I was all set to write an article on various health disorders and their cost. Then I got frustrated. You see, I started reading the original articles upon which the news/opinion articles I was using as reference were based. I found very rapidly that the figures being used in the articles were comparing different things…some of the totals included reporting by consumers of care; some of the totals included services under multiple diagnoses; adding the totals together summed to much more than we spend on all health care all told. I wonder how much of this misuse of data is occurring during our ongoing national discussion of health care reform. Apples and oranges are not the same and mixing data can result in sloppy conclusions.
On September 10, 2009, the New York Times published an Op-Ed piece by Michael Pollan in which he discusses the costs of health care in the U.S. Big Food vs. Big Insurance discusses the report of the Centers for Disease Control that chronic illnesses account for 70% of all U.S. deaths. The medical bills of those with chronic diseases result in 75% of the health care spending in the U.S. Pollan argues that some of those chronic diseases…obesity, diabetes, cardiovascular disease…are at least partially the result of America’s terrible diet and overeating. Just helping U.S. residents eat better could result in a dramatic reduction in the costs of health care.
Pollan’s position received some confirmation from a podcast of Science Friday on August 28, 2009. How Cooking Made Us Human focused on the hypothesis that humans evolved effectively and developed larger brains because we started cooking our food. Cooking begins breaking food down before it is eaten, so it is easier to digest. Raw food is harder for the body to digest, so one does not get as much nutritional benefit from the food eaten. The result for human evolution was that we were able to take better advantage of the food we ate by cooking it.
The corollary of this hyothesis is that highly processed foods are a big contributor to obesity because they are too easy to digest. The more processed the food, the easier it is for our bodies to use the caloric content of the food. The result is that those whose diets consist largely of processed foods are also heavier. Raw foods are likely good for some who want to lose weight because the body has to work harder to digest them and does not get all the caloric benefit from the food. One can eat more, feel more full, but consume fewer calories.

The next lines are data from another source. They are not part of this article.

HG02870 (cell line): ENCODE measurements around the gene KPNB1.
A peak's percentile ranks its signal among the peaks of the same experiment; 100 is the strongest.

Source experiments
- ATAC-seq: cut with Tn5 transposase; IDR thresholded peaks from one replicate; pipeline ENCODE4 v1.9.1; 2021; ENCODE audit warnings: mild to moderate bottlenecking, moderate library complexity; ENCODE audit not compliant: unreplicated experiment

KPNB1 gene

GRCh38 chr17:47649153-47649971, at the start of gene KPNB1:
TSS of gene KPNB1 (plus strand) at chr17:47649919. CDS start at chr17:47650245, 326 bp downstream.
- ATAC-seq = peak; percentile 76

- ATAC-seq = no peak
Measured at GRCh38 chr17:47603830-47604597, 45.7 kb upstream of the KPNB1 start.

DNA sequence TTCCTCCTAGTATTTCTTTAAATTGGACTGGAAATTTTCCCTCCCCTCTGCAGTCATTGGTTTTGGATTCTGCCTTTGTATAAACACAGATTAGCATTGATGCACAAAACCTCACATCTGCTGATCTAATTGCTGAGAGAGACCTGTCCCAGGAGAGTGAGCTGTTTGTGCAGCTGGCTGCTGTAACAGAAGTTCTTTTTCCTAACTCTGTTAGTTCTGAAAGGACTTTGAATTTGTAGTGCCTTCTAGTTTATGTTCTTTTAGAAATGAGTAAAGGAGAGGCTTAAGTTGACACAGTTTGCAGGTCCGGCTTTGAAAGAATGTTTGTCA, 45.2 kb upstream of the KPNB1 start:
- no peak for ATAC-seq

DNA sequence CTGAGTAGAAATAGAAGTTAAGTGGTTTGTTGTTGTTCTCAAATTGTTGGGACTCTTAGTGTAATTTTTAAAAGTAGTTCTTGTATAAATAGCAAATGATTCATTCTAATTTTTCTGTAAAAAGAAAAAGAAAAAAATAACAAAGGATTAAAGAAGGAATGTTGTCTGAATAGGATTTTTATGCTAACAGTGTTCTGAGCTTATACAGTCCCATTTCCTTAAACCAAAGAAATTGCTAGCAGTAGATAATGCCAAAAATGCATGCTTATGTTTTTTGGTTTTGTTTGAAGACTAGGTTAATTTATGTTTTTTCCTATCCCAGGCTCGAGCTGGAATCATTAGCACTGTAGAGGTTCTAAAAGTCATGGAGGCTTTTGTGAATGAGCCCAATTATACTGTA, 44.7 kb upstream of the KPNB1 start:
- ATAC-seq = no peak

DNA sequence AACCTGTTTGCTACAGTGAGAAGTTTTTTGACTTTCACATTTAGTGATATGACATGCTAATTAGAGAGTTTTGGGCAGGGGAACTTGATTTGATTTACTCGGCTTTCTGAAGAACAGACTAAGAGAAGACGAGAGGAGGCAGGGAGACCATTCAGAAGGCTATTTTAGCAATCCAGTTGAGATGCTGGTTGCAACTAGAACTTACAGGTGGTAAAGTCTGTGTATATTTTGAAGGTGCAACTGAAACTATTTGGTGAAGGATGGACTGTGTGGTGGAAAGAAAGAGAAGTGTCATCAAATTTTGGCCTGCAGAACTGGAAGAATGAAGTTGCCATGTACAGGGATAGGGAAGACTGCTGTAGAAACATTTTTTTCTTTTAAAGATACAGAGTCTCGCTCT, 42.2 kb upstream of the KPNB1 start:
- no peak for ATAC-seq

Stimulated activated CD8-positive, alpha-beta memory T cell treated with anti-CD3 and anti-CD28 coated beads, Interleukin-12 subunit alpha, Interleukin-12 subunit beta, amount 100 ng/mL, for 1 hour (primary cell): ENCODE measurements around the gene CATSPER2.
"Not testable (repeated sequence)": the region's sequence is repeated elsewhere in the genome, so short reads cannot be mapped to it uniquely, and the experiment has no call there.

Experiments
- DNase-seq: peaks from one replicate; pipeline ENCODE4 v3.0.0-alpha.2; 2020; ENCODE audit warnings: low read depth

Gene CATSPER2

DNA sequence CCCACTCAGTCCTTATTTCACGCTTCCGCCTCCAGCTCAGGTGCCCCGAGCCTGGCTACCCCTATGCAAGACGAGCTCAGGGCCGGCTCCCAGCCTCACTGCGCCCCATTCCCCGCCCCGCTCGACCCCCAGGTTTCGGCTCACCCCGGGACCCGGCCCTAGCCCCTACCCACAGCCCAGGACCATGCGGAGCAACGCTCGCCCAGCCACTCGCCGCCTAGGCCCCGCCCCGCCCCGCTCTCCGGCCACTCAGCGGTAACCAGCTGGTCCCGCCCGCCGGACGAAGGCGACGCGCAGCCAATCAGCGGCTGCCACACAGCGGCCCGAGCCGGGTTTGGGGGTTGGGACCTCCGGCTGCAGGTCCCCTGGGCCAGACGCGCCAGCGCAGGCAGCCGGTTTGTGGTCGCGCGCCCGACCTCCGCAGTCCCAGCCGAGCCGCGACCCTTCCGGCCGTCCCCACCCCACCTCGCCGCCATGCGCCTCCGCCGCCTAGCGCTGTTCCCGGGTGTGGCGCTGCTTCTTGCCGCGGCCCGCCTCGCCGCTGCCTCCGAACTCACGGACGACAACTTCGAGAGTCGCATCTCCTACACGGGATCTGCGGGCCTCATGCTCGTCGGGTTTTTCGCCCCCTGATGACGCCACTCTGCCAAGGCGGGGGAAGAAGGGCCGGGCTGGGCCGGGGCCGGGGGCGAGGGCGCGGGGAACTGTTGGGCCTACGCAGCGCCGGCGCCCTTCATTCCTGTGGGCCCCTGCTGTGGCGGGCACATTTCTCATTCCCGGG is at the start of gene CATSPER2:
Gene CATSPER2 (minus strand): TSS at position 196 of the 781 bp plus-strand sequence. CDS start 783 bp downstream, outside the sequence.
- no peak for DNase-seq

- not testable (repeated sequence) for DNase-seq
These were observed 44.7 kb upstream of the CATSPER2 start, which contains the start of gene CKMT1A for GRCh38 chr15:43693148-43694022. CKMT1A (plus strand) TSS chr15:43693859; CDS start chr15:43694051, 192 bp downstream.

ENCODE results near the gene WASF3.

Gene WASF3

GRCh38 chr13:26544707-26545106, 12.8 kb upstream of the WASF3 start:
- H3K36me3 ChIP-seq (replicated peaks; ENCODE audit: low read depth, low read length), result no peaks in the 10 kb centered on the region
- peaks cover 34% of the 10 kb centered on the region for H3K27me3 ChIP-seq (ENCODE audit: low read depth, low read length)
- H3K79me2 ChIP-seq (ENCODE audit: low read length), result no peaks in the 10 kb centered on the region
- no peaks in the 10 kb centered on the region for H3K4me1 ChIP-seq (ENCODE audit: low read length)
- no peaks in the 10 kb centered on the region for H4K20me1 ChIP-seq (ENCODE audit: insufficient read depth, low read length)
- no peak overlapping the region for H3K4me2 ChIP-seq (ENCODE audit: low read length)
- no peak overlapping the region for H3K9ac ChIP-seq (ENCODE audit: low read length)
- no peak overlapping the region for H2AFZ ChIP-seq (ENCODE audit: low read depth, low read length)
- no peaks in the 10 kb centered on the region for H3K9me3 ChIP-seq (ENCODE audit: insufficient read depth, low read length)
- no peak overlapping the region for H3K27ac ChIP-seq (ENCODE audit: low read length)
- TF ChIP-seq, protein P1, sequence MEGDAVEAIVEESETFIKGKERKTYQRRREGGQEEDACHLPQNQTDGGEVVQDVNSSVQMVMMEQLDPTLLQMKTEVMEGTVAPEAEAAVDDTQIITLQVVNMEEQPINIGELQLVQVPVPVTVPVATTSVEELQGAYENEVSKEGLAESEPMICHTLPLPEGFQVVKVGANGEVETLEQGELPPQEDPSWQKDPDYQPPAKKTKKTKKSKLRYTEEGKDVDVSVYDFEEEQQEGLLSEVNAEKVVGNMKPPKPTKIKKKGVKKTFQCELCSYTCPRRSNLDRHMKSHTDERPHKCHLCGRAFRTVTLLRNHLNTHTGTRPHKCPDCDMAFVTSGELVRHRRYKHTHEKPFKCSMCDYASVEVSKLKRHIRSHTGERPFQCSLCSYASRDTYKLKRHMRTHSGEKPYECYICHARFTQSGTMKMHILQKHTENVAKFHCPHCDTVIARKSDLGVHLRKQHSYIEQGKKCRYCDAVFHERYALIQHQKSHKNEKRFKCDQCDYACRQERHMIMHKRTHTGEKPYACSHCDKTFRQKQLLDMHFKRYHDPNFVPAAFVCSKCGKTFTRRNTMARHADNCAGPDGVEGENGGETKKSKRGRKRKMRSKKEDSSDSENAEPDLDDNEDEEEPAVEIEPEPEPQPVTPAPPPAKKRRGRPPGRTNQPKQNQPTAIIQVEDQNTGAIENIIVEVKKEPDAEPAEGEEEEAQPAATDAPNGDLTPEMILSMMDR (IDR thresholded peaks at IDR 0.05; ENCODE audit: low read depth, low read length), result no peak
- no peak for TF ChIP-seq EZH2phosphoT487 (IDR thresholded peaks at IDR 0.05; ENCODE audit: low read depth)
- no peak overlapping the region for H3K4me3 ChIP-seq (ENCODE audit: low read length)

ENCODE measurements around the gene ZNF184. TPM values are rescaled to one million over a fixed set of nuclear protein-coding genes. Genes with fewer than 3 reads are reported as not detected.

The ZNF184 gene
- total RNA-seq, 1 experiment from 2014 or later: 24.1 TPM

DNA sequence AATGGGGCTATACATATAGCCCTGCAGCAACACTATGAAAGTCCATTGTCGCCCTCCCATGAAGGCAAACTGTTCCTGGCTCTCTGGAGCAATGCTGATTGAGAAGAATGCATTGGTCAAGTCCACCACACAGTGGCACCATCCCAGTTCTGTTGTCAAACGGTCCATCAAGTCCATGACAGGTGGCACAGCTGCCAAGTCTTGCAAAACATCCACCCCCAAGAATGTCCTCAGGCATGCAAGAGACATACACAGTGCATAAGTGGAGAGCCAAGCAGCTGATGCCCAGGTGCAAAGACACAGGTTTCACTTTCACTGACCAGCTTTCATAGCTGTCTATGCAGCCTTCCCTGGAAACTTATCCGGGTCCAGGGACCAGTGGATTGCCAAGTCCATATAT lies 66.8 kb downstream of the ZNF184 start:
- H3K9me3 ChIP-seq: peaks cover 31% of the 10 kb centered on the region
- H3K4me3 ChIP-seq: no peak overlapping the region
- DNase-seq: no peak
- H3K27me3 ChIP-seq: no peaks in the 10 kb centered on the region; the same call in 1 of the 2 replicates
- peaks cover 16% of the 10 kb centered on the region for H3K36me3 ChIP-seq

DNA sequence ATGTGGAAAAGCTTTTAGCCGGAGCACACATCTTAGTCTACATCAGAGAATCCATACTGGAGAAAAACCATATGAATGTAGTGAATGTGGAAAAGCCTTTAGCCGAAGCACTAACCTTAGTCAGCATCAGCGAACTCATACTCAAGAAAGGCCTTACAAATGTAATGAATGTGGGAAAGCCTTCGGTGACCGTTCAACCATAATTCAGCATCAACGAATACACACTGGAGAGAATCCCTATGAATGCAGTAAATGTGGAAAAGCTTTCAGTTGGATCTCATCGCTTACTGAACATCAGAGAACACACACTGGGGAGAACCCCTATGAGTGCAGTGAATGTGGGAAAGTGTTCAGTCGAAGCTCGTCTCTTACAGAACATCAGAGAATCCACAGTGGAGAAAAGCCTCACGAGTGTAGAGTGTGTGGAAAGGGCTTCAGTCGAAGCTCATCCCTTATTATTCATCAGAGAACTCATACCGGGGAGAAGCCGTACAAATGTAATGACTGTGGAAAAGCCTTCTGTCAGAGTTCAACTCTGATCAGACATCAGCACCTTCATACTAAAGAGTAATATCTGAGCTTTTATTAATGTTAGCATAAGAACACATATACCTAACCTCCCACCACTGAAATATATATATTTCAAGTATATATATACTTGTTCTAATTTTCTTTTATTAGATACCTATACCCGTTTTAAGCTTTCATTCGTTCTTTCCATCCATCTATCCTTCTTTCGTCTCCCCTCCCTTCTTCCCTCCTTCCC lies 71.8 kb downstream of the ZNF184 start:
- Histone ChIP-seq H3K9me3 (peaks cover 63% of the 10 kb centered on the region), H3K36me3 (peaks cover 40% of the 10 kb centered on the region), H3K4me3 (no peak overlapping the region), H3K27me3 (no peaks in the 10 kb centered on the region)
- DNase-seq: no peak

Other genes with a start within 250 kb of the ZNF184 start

Pollan’s point that a change in one aspect of our lives could have huge impact on health care spending got me to wondering…is there a mental health issue that is analogous to food/eating related disorders like obesity, diabetes and heart disease?
According to Open Minds On-Line News for September 14, 2009, mental disorders jumped from fifth place among health expenditures in 1996 to third place in 2006 increasing from $35.2 billion to $57.5 billion. The number of people who sought treatment for mental conditions went from 19.3 billion in 1996 to 36.2 billion people in 2006. While the dollars expended per person for behavioral health care are many fewer than for heart conditions ($1591 vs. $3964), perhaps there is a way for behavioral health providers to dramatically reduce costs of care by addressing a single problem.
According to the U.S. Surgeon General, approximately 20% of the U.S. population experience some sort of mental health disorder in any given year. The best estimate is that 16.4% of the population experience some sort of anxiety disorder ranging from Simple Phobia to Post Traumatic Stress Disorder. A full 82% of those who experience a behavioral health disorder suffer from some sort of anxiety disorder.